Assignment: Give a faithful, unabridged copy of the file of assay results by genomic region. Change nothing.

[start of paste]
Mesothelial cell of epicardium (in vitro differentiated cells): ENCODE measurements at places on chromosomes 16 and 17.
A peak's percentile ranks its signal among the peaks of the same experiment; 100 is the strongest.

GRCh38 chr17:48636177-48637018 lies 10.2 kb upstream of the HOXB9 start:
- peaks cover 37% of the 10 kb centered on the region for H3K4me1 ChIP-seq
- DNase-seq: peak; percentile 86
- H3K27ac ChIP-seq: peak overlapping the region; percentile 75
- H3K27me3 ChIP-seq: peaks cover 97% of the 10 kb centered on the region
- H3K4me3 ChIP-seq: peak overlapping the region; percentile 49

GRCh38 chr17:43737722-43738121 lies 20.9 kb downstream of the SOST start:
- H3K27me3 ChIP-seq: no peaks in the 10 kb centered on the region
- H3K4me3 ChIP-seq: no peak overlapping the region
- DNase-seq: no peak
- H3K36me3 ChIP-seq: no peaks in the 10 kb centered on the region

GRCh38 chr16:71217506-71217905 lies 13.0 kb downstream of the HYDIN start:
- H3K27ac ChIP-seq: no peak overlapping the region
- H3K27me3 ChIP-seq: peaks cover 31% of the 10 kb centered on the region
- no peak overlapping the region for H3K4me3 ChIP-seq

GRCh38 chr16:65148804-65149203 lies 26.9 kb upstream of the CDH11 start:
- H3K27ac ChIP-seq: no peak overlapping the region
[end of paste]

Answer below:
Mesothelial cell of epicardium (in vitro differentiated cells): ENCODE measurements at places on chromosomes 16 and 17.
A peak's percentile ranks its signal among the peaks of the same experiment; 100 is the strongest.

GRCh38 chr17:48636177-48637018 lies 10.2 kb upstream of the HOXB9 start:
- peaks cover 37% of the 10 kb centered on the region for H3K4me1 ChIP-seq
- DNase-seq: peak; percentile 86
- H3K27ac ChIP-seq: peak overlapping the region; percentile 75
- H3K27me3 ChIP-seq: peaks cover 97% of the 10 kb centered on the region
- H3K4me3 ChIP-seq: peak overlapping the region; percentile 49

GRCh38 chr17:43737722-43738121 lies 20.9 kb downstream of the SOST start:
- H3K27me3 ChIP-seq: no peaks in the 10 kb centered on the region
- H3K4me3 ChIP-seq: no peak overlapping the region
- DNase-seq: no peak
- H3K36me3 ChIP-seq: no peaks in the 10 kb centered on the region

GRCh38 chr16:71217506-71217905 lies 13.0 kb downstream of the HYDIN start:
- H3K27ac ChIP-seq: no peak overlapping the region
- H3K27me3 ChIP-seq: peaks cover 31% of the 10 kb centered on the region
- no peak overlapping the region for H3K4me3 ChIP-seq

GRCh38 chr16:65148804-65149203 lies 26.9 kb upstream of the CDH11 start:
- H3K27ac ChIP-seq: no peak overlapping the region